I think the other thing that they’re doing with that, is that they are trying to put some almost blank slates, like this leadership insights activities things they’ve put out there, it’s fairly … you know, it’s a coaching and mentoring tool for leaders. It’s giving some feedback to leaders about what they should do once they get they certain information about their employees.

 

If your employee is continuously late, or if your employee is a high performer, or if you get information about your employee needing opportunities for training or wanting to develop or grow, or struggling with the fact that they feel like their compensation is too low, they’ve created sixty some recommendations on what’s the next thing that the manager should do. Not very detailed at this point, and these are coaching and mentoring tools, and I asked them specifically, “You know there’s a lot of coaching and mentoring stuff out in the market, that have been developed in handbooks and tools and built along with things like [inaudible 00:13:07]. And other chief global coaching and mentoring programs.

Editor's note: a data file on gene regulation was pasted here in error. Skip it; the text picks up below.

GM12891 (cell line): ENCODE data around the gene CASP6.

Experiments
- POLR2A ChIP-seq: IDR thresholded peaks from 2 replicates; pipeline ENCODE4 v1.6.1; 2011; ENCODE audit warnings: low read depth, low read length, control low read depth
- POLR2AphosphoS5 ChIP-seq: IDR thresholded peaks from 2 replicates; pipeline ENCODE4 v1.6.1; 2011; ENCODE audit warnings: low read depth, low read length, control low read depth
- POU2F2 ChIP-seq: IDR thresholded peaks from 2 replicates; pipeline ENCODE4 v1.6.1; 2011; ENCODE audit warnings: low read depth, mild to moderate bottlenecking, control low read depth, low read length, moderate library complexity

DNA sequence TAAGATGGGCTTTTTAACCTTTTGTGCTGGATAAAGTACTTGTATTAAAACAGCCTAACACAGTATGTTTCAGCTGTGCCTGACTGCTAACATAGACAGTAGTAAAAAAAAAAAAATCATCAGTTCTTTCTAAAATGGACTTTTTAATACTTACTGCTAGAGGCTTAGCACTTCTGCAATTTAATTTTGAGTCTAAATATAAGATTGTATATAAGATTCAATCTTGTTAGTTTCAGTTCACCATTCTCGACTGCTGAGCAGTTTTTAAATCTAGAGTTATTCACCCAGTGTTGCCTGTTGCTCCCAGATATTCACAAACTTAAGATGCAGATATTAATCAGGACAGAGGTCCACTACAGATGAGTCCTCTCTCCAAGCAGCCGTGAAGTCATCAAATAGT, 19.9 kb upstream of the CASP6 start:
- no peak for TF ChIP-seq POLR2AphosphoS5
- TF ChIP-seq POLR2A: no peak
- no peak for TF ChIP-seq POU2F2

It was a really interesting conversation with Cecile that they didn’t want to create something that was too massive for their clients, and she felt like some of the coaching and mentoring programs were too full of pages-long information. So they’re starting with less versus more, in that case? In that context. They had thought through it. They had really put some strategy behind how they were going to develop their products with that concept, versus just ‘we’re gonna take what the industry is doing and just try and add it into our system’. Very thoughtful.

 

John Sumser: So this is not a boastful bunch. It’s easy to miss the fact that they’re ahead of lots of people, maybe ahead of everybody on certain elements of the idea of making HR software more receptive to users and more able to help users be successful around the job. Do you see anybody who’s at the same level with them? Of having embedded content that coaches line supervisors?

 

Stacey Harris: I think I see other organizations that take different approaches, right? Part of what you see with Ultimate is that they build with an idea of that continuous improvement model built into their development. I think there’s talent management organizations like Halogen who have done sort of similar, really thinking about the manager’s role in the organization, right? And what they need. Now they’ve tied up or connected with some content providers for that kind of stuff. They sort of pre-define what that might look like in their environment, but I’ve seen interesting organizations … Ceridian does an interesting job when it comes to content on the compliance side, right? On the EAP side.